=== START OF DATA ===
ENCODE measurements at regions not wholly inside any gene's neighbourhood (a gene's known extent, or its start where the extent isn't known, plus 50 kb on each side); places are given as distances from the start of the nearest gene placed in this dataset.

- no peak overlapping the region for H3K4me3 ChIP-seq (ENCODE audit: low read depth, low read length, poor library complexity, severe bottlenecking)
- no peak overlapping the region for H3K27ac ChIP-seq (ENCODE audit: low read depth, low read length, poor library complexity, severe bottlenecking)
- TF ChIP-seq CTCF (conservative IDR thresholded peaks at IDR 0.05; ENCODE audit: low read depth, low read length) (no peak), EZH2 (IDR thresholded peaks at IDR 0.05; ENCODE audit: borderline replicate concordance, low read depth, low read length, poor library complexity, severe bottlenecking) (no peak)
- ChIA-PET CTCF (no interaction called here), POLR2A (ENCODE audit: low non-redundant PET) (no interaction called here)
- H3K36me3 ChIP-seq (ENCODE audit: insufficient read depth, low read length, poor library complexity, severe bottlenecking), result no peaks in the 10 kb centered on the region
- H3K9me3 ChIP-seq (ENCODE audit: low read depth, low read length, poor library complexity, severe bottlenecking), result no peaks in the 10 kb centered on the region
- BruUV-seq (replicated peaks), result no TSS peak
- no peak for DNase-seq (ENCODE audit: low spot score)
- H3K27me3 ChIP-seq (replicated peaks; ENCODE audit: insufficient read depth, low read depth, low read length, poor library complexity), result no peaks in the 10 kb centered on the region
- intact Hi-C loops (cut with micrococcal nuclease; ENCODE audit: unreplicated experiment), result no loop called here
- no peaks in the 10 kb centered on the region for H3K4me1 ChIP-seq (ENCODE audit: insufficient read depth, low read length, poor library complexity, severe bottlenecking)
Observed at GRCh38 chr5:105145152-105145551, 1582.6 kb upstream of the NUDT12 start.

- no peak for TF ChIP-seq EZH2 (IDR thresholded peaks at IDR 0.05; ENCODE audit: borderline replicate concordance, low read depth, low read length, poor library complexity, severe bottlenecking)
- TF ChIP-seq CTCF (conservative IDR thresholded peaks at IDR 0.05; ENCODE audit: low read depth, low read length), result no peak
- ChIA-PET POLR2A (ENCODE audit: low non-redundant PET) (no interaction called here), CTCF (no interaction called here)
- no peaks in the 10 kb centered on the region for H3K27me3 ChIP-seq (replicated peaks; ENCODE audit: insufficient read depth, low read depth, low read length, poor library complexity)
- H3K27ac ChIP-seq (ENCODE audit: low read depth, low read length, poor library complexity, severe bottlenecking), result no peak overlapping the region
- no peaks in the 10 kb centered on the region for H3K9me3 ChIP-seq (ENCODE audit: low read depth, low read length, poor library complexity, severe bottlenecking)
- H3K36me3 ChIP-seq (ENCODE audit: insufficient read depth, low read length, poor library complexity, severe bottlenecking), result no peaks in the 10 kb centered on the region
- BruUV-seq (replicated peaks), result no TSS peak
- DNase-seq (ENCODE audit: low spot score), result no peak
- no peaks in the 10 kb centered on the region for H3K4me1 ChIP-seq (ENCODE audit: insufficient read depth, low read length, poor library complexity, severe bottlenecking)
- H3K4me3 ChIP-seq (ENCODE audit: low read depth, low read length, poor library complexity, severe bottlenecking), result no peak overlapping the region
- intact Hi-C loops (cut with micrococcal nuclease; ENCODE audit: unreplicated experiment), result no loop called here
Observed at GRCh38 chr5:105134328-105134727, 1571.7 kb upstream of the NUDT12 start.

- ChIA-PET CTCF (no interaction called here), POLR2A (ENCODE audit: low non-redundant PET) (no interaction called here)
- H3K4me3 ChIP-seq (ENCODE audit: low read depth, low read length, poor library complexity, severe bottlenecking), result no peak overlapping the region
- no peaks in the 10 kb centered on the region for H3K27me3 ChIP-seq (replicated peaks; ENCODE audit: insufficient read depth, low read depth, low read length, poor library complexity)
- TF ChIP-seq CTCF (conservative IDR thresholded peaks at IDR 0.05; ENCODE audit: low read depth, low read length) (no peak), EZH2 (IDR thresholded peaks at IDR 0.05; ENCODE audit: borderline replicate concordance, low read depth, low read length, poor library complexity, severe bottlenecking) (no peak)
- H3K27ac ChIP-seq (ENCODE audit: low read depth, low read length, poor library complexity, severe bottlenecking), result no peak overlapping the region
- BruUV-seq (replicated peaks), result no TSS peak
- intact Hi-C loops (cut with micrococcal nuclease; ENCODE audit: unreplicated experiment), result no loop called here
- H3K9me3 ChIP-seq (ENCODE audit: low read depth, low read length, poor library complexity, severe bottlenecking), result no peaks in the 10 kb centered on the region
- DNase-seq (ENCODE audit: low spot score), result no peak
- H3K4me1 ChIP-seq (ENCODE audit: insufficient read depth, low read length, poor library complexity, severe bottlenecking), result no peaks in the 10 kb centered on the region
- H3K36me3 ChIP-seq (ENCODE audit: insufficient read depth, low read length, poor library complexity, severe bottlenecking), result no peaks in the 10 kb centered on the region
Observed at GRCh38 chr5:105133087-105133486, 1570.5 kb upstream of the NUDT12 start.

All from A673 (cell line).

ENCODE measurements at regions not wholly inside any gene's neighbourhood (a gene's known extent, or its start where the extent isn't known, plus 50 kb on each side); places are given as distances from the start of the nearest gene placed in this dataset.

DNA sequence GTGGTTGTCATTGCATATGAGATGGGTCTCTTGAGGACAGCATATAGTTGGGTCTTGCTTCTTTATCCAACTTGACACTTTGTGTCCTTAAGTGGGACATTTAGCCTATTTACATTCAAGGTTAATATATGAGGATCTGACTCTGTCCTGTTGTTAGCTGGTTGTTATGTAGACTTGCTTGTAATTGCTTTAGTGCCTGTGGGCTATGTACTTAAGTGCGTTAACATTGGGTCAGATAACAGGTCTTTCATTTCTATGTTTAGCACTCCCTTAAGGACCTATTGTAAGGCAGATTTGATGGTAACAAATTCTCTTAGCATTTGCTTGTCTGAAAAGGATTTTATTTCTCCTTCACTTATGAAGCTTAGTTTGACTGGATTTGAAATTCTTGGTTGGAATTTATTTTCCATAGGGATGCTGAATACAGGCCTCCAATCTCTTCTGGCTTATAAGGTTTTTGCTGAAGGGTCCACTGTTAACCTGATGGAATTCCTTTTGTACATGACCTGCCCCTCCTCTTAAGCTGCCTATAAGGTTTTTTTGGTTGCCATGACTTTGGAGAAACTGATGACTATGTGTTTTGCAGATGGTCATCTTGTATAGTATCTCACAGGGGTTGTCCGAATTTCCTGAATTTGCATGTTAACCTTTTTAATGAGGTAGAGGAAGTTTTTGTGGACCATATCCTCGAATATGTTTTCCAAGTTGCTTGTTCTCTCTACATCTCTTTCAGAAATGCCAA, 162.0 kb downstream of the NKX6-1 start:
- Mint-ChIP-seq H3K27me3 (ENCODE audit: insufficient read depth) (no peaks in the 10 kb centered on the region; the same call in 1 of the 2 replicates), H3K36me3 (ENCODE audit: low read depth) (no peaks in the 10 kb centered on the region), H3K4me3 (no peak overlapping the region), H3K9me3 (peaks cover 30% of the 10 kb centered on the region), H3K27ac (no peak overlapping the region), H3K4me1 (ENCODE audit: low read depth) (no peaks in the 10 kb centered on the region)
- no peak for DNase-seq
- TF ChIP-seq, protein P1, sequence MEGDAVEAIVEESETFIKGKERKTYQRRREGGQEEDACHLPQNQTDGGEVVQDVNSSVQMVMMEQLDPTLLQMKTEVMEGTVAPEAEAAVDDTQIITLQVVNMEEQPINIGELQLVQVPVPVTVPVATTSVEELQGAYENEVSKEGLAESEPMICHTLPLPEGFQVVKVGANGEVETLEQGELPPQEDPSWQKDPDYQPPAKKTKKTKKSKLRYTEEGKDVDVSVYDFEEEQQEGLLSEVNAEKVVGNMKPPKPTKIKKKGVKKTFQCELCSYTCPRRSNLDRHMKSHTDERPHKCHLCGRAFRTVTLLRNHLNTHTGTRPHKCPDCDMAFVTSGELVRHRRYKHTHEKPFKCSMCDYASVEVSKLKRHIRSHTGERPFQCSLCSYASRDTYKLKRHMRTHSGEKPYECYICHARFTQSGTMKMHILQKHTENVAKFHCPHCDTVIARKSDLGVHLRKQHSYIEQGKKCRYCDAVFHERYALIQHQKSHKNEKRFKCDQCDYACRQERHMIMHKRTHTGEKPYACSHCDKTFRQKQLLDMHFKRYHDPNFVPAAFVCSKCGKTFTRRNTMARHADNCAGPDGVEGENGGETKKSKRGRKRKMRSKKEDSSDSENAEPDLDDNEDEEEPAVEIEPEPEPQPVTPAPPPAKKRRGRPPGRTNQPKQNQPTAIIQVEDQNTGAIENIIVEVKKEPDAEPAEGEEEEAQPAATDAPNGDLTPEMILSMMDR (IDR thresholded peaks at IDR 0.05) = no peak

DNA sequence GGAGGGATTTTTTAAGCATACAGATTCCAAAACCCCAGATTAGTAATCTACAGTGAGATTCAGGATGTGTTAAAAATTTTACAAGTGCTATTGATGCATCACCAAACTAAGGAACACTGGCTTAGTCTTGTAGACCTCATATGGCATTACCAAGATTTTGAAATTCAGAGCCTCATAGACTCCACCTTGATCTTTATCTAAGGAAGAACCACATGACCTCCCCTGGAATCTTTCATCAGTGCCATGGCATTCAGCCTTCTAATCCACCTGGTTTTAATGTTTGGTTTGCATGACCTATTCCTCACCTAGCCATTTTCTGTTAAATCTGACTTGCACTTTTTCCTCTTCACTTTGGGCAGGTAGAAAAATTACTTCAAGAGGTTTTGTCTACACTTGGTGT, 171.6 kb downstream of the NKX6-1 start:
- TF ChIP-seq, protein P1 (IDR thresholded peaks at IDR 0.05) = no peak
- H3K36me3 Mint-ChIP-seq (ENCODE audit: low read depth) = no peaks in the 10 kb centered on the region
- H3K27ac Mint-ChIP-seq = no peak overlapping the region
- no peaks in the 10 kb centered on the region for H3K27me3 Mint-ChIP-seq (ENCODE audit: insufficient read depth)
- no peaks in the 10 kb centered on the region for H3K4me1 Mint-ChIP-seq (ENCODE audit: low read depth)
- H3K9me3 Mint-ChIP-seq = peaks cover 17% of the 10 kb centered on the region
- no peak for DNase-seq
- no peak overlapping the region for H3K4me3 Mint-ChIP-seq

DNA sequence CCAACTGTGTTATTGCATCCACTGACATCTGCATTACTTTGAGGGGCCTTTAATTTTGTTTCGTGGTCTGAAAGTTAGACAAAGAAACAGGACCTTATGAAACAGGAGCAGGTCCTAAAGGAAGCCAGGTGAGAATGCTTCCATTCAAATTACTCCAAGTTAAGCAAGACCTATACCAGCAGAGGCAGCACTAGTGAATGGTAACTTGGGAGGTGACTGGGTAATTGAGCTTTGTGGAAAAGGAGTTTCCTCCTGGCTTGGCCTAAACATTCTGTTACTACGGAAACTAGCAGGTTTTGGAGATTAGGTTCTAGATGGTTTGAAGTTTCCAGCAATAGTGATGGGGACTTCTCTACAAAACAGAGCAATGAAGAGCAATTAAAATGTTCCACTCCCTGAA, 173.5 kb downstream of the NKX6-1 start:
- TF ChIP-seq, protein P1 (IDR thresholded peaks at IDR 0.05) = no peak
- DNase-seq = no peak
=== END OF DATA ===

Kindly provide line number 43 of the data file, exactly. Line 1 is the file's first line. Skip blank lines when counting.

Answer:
- no peak for DNase-seq